What do Gustavo Petro or Rodolfo Hernandez need to win? This is what the experts say

(CNN Spanish) – The second presidential round in Colombia is very close: the name of the country’s ruler for the next four years, for the period 2022-2026, will soon be known. But the panorama is not clear, and in fact it is difficult to get an idea of ​​the outcome of the elections given that most of the polls released in recent weeks have shown a technical tie between Gustavo Petro and Rodolfo Hernandez.

In the remaining hours, disagreements over a tight race like this could add or subtract votes from either candidate, according to analysts consulted by CNN.

“The strategy today is not to add. The strategy today is the number of votes lost,” Esteban Salazar, coordinator of democracy and governance at the Foundation for Peace and Reconciliation (Paris) in Bogota told CNN. According to him, it is the empty vote that may eventually lead to the withdrawal of votes from any of the candidates.

“On this occasion, polls show, in fact, that empty voting grows more than intent to vote for one candidate or another,” Salazar said.

An empty and undecided vote could indicate the lead of either candidate, because historically in Colombia, political analyst Santiago Silva told CNN, hesitations ranged from 2%, 4%, and even 5% of the vote. A candidate can be decided in the second round. However, Silva adds, the picture is not clear.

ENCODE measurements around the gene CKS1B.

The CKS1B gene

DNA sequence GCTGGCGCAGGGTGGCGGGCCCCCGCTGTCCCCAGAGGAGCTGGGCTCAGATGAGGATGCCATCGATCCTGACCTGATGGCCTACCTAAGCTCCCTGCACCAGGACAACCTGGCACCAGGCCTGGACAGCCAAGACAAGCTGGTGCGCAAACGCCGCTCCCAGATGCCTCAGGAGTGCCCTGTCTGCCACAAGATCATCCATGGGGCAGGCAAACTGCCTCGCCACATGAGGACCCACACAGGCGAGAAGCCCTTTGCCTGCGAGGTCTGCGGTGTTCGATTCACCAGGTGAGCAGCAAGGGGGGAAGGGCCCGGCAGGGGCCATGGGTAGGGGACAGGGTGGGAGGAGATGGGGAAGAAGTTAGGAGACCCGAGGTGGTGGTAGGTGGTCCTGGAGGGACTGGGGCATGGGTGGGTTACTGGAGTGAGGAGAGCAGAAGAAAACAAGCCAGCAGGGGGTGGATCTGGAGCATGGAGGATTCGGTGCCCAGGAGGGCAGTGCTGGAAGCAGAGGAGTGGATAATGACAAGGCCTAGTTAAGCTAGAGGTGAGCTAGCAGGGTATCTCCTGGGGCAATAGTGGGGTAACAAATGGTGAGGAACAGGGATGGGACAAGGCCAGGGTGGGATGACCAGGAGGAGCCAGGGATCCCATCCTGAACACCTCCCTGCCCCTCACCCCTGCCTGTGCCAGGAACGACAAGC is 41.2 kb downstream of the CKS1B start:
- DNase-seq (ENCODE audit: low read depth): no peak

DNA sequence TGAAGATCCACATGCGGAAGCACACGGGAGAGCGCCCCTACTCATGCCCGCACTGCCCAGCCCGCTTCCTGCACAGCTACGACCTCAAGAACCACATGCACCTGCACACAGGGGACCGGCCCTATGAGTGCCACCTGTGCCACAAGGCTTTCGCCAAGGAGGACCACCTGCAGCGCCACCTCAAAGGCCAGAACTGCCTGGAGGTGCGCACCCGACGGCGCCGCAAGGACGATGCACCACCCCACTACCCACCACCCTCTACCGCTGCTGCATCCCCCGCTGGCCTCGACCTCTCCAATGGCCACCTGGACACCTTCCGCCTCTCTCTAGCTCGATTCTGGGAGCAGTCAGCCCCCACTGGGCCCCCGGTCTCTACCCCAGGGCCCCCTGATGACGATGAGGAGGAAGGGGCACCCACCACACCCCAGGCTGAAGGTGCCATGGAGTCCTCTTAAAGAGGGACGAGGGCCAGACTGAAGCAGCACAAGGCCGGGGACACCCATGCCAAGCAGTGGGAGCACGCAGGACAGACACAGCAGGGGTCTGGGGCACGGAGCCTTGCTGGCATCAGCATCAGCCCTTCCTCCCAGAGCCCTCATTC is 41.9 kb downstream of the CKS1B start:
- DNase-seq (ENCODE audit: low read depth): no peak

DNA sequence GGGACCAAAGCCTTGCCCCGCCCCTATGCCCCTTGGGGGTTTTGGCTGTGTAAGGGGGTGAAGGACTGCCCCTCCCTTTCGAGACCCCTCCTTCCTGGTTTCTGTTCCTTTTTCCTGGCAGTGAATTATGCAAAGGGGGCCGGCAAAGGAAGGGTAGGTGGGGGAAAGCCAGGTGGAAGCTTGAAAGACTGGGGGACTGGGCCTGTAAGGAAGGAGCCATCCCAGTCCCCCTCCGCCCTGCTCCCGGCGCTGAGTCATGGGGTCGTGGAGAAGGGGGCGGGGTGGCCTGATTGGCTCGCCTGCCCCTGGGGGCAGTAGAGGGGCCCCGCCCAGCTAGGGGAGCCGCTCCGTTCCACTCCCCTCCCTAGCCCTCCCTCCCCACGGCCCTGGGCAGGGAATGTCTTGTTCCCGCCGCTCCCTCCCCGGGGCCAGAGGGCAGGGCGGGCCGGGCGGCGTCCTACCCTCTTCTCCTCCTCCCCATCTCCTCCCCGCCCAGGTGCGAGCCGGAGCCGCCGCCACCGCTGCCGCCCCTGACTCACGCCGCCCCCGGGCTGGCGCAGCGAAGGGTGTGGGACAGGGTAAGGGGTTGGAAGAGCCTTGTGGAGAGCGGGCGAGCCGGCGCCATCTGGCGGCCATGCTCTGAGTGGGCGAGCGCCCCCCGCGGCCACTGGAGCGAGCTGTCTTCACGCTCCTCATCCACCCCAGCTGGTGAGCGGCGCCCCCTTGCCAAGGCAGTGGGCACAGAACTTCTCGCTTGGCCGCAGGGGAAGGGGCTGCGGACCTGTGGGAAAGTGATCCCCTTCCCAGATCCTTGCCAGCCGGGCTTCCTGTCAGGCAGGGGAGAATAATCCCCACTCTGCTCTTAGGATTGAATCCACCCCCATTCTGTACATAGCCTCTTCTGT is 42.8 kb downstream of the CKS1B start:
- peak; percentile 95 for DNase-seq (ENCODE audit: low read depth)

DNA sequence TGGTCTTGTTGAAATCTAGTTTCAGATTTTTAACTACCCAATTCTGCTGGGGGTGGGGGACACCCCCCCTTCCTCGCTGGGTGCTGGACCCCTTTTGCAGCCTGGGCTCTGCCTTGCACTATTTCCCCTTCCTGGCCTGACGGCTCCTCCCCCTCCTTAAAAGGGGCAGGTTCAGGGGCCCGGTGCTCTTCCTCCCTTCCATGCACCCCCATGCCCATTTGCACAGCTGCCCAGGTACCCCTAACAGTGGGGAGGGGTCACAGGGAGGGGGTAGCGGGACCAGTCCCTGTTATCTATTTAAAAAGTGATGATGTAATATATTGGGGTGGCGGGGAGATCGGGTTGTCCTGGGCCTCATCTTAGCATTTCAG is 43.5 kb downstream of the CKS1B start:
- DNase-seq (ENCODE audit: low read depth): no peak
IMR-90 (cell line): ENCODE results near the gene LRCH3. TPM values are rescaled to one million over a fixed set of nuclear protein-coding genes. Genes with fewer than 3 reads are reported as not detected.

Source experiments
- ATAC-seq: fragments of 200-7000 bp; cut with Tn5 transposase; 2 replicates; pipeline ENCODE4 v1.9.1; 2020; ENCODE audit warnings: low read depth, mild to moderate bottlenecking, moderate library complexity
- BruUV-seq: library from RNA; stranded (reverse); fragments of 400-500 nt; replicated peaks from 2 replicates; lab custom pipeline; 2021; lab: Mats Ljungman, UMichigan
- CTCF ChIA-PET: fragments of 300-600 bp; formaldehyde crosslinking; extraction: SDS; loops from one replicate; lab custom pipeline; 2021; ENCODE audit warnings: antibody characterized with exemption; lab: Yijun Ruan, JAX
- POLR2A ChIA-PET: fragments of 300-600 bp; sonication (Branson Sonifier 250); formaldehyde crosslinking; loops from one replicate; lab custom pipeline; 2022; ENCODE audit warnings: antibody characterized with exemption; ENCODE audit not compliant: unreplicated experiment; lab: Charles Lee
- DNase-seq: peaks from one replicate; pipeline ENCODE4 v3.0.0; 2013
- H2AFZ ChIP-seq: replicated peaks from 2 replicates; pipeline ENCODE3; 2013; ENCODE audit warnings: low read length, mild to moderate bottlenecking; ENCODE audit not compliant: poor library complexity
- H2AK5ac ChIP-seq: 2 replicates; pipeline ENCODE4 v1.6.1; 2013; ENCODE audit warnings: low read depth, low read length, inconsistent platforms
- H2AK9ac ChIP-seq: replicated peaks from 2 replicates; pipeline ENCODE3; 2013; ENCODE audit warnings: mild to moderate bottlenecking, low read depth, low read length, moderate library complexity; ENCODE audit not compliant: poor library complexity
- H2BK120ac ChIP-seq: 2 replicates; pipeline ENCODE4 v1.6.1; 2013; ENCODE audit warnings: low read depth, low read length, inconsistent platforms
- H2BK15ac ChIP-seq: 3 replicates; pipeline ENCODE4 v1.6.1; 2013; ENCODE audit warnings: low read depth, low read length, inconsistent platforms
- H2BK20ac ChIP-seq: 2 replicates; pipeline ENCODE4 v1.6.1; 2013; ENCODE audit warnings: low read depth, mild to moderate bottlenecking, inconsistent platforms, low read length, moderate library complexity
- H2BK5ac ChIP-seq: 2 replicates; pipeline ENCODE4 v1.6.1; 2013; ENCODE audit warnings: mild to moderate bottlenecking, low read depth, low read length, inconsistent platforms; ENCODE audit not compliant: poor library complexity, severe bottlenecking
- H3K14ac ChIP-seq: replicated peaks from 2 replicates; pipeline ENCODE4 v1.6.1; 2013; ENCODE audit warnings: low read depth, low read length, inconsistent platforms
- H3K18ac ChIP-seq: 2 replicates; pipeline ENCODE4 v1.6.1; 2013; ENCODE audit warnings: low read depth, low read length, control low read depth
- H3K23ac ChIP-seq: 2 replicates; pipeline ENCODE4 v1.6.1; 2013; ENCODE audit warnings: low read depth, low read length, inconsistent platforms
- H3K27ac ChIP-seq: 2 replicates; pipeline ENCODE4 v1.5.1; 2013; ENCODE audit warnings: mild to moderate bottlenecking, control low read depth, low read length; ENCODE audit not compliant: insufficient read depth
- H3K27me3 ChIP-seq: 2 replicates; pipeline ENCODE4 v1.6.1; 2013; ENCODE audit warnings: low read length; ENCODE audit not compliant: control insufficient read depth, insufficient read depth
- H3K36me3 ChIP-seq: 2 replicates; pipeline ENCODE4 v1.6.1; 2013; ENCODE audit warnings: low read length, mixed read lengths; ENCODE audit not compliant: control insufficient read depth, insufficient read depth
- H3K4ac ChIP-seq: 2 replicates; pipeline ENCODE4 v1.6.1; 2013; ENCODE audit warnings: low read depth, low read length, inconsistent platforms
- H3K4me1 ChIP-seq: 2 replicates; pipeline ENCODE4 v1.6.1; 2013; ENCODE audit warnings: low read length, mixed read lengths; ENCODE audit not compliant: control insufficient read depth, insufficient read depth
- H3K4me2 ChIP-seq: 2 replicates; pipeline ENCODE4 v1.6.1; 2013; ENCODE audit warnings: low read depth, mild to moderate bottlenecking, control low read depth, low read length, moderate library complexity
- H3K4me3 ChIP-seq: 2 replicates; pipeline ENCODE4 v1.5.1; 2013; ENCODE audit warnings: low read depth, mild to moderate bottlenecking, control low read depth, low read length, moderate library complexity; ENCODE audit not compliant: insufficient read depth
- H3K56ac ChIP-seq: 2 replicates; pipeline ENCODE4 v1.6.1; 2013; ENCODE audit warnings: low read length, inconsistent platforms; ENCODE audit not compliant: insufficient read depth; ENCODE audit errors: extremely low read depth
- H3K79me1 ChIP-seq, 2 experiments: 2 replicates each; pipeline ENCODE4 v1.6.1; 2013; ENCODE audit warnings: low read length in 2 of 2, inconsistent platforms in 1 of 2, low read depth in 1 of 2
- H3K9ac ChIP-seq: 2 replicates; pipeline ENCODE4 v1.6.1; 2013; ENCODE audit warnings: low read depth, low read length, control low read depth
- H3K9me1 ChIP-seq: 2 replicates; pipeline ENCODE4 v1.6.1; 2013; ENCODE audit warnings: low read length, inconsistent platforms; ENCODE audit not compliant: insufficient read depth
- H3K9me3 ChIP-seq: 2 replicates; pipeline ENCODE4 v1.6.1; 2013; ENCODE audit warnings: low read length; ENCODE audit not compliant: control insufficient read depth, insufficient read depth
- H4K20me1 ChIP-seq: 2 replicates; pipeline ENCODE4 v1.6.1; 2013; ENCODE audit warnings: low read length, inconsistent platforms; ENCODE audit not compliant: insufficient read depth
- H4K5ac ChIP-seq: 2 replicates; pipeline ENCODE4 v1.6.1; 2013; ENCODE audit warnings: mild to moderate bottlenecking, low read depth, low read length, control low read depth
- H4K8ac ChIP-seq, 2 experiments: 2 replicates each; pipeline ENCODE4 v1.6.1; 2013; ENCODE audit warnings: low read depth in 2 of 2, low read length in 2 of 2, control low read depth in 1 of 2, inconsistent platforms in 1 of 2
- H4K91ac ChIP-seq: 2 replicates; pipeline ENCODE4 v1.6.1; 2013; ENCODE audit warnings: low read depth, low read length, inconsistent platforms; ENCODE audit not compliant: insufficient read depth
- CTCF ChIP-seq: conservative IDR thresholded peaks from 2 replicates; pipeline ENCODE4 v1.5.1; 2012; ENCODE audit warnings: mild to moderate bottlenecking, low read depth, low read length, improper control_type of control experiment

“Frankly, the recent poll results give us such a closed picture among the candidates that it is very difficult to say for sure where or who could benefit from increased participation or even reduced turnout,” Silva told CNN from Medellin.

Outlook ‘Uncertain’

Usually the last weeks before the elections are very busy. But with two candidates who represent a chain of shared values, but along different lines (both say they are anti-corruption champions, far from political machines and have personal politics) analysts say the outlook is uncertain.

“These polls fail to capture the implications of these two episodes on voting intent,” Paula Montella, director of the School of Government and Public Policy at the University of Externado in Bogota, told CNN. “So we’re practically blind.”

One of the reasons, according to Montella, is that recent surveys were conducted at the beginning of June and did not measure the impact, for example, the publication of some edited videos showing Petro strategizing team members denounced as unethical to confront their opponents.